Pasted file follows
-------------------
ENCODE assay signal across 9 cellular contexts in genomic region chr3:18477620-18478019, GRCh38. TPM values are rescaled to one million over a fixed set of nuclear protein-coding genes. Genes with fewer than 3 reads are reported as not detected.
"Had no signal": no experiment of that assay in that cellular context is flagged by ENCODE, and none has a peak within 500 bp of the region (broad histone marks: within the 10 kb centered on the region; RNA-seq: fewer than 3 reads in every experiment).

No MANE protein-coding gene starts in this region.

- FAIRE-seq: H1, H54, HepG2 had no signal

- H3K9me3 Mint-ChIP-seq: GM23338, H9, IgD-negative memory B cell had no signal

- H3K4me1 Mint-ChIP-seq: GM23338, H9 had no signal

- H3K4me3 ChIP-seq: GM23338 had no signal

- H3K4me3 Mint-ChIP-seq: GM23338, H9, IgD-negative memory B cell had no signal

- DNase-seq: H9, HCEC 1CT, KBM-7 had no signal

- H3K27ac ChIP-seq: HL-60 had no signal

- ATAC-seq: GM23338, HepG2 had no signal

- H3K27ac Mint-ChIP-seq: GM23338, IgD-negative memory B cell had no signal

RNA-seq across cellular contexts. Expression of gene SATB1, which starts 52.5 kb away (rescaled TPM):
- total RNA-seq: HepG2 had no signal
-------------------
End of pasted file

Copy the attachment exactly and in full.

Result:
ENCODE assay signal across 9 cellular contexts in genomic region chr3:18477620-18478019, GRCh38. TPM values are rescaled to one million over a fixed set of nuclear protein-coding genes. Genes with fewer than 3 reads are reported as not detected.
"Had no signal": no experiment of that assay in that cellular context is flagged by ENCODE, and none has a peak within 500 bp of the region (broad histone marks: within the 10 kb centered on the region; RNA-seq: fewer than 3 reads in every experiment).

No MANE protein-coding gene starts in this region.

- FAIRE-seq: H1, H54, HepG2 had no signal

- H3K9me3 Mint-ChIP-seq: GM23338, H9, IgD-negative memory B cell had no signal

- H3K4me1 Mint-ChIP-seq: GM23338, H9 had no signal

- H3K4me3 ChIP-seq: GM23338 had no signal

- H3K4me3 Mint-ChIP-seq: GM23338, H9, IgD-negative memory B cell had no signal

- DNase-seq: H9, HCEC 1CT, KBM-7 had no signal

- H3K27ac ChIP-seq: HL-60 had no signal

- ATAC-seq: GM23338, HepG2 had no signal

- H3K27ac Mint-ChIP-seq: GM23338, IgD-negative memory B cell had no signal

RNA-seq across cellular contexts. Expression of gene SATB1, which starts 52.5 kb away (rescaled TPM):
- total RNA-seq: HepG2 had no signal